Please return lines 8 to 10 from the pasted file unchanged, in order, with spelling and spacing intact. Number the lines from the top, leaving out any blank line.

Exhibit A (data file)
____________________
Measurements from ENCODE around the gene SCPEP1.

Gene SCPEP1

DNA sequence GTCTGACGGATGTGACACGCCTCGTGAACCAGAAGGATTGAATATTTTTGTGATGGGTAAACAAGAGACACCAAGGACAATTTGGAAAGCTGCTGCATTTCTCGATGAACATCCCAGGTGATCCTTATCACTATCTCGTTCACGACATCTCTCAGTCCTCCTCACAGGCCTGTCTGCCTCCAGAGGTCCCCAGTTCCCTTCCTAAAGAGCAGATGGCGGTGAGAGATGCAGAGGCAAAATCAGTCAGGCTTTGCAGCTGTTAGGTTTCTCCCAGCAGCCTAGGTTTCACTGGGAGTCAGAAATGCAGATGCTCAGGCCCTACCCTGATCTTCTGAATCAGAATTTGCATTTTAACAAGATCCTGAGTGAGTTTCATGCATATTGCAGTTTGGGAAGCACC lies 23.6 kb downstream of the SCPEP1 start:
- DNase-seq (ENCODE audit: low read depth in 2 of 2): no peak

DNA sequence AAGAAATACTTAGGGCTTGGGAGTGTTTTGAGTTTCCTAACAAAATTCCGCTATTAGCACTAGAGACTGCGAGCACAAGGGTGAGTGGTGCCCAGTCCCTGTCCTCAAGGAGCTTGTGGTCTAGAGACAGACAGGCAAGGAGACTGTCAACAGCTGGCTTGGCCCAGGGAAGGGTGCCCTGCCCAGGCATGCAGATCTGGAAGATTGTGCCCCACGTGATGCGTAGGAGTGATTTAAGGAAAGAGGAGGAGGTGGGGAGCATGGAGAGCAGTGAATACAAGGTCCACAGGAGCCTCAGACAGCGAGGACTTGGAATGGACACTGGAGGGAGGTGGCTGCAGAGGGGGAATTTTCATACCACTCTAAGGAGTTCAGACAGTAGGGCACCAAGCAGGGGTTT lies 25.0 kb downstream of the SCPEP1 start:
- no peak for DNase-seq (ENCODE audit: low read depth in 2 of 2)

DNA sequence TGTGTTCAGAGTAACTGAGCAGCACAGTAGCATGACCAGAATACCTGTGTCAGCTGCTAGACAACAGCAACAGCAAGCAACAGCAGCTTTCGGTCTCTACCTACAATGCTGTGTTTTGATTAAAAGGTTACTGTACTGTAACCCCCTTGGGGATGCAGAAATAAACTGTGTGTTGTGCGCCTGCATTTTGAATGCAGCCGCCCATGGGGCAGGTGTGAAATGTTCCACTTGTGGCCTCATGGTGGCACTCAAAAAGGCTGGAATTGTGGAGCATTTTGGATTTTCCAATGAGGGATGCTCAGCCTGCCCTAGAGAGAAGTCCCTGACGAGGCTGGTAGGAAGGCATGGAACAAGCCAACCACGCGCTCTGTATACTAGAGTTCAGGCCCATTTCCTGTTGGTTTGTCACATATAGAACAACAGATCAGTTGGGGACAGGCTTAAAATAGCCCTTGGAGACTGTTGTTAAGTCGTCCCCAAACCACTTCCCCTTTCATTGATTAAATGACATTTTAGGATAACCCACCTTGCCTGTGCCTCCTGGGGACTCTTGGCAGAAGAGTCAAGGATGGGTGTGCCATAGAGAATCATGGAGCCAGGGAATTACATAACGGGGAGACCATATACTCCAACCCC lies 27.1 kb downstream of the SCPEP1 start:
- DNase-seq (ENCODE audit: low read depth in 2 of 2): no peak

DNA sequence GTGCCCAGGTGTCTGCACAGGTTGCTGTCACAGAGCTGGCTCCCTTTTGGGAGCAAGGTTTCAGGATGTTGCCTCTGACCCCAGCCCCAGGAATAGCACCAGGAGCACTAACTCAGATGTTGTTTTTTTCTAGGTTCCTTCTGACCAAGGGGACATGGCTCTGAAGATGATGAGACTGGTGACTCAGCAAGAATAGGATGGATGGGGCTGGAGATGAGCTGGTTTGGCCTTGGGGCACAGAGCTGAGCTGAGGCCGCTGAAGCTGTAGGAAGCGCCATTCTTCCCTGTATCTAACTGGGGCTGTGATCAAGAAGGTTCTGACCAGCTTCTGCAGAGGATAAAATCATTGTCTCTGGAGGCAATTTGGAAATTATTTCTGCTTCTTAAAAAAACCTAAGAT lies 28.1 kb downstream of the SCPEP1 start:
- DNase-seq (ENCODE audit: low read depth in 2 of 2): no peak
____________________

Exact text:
- DNase-seq (ENCODE audit: low read depth in 2 of 2): no peak

DNA sequence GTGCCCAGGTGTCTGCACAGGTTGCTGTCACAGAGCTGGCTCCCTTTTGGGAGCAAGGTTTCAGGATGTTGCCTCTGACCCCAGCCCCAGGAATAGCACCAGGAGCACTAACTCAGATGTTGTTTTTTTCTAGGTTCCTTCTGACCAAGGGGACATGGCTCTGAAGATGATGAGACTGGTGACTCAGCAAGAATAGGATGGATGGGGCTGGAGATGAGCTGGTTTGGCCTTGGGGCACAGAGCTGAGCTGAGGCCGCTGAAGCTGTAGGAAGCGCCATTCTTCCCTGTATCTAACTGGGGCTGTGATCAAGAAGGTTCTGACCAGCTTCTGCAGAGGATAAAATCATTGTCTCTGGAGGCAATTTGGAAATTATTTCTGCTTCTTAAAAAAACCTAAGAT lies 28.1 kb downstream of the SCPEP1 start:
- DNase-seq (ENCODE audit: low read depth in 2 of 2): no peak